Probability and OddsThere has been a long thread that talks about House Advantages and probability. In it, someone purports that the HA on the Pass is not 1.4141414%. Arguments are that in real life, it never is and in fact, in 495 trials, you are only likely to win exactly 244 trials 3.5% of the time and therefore, your experience never is the house advantage, and therefore it is a sucker bet. A great deal of time was spent trying to explain what a probability was and the meaning of statistics, but it was all twisted to support the OP's idea that the HA is not in fact 1.414% on the pass line in craps.
Truthfully, you could say the same about anything in life. When you are born, depending on whether you are male or female, you are assigned a life expectancy of say, 78 years. It doesn't mean that you are going to live that long.
At the casino, you could assign every single game and slot machine a probability, expected value, and variance which gives you an idea of the quality of the game. Games with lower house advantage and volatility (a measure of variance) may be favored by grinders. Games with high amounts of variance may be treasured by true gamblers even if the house advantage is high. Games with high house advantages and little variance are low quality games that should be avoided. And within the game of craps, unlike any other game of the casino, every single bet has a different probability, variance, and expectation, which makes the game very fun and fascinating to watch and play, and difficult to learn.
But craps "probabilities" can be figured out quite easily. Dice are random devices. They don't run hot and don't run cold. They just run. Because there are 36 total combinations (6 x 6) and six ways to make a seven, you know that over time, a seven will be thrown in one out of six rolls. That doesn't mean it will be thrown that way: quite the contrary. The casino payouts are quite known. For example, if you bet big red, you will get paid 4 units. The "House Advantage", the advantage that the casino has over you, is easily calculable: 4 x 6/36 - 30/36 = -.166666 = 16.67% HA.
That is, for every dollar that you bet on big red, on average, you will lose $.167.
Every single bet at the craps table is calculable in this way. The House Advantage is in fact an average of what you will lose based on either every roll or every decision based on one unit bet.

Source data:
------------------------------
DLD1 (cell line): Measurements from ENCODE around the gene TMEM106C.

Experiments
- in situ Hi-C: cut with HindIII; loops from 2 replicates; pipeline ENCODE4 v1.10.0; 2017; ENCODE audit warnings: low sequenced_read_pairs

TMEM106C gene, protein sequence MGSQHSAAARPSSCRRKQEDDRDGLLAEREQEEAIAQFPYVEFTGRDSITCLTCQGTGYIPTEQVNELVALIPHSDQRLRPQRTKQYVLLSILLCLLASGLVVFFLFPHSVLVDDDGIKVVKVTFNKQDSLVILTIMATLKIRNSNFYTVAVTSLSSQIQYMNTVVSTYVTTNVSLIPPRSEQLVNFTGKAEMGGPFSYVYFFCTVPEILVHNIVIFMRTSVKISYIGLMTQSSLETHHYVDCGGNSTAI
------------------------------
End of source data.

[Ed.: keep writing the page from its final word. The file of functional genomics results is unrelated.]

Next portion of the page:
Because craps is such a complex game and not well understood, it gives people the opportunity to concoct betting and gambling systems to try and beat the game. The problem is that the casino has figured this out and has concocted a way to get an advantage on you every single roll, even if minute. These probabilities add up if you take more bets and you lose more than if you took the single bet itself.
Knowing this doesn't necessarily give you an advantage at any single session. In any single session, some person can come in and bet the highest house advantage bets and come out way ahead. That's luck at work. Over the long run, however, the house advantage does kick in and you will approach the expected value based on the bets that they've made. So, if you are going to play craps for a long time and want your bankroll to last, it's best to take the bets with the lowest house advantage. If you are going to play the 4 and 10 and the house offers a buy bet where you only pay $1 commission on a $25 winning bet, are you better off placing $25 on the 4 and 10 and winning $45 or buying the 4 and 10 for $25 and winning $49? The answer is obvious. Even if you buy a 4 or 10 for $10, you would get paid $19 on a win instead of $18 by placing the same bet.
What's ironic is that placing a number or set of numbers as is advocated also carries house advantages that can be expressed as numbers, but this is ignored. Some people think that by betting more numbers you have a greater opportunity to win, and it does, but it also gives you a great opportunity to lose everything you've bet when Big Red comes along.
The end result is that no betting pattern or strategy can overcome the house's advantage on the game of craps, just like every single other game in the casino, with very little exception. This can be proven, quite easily, with math. If you win at craps, it was because you were lucky and knew to leave the table ahead. Perhaps the only skill you have at the craps table is knowing when it is time to leave.
If we decide to throw math, probability, and statistics out the window, what do we have left? Superstition, anecdotes, and faulty fallacies designed to fleece our wallet.
Wow, an interesting and insightful look at HA, that could be used as a great example for people new to the odds side of gambling.
I'm still not convinced the other side of the argument wasn't being made by someone pulling our leg. Nonetheless you state this well.
Just wonderful. I find it interesting that you mention volatility in addition to house advantage as a factor in determining which games to play. It would be great to learn more about how to understand (or even calculate) a game's variance since the HAs are usually readily available and are more often explained/discussed.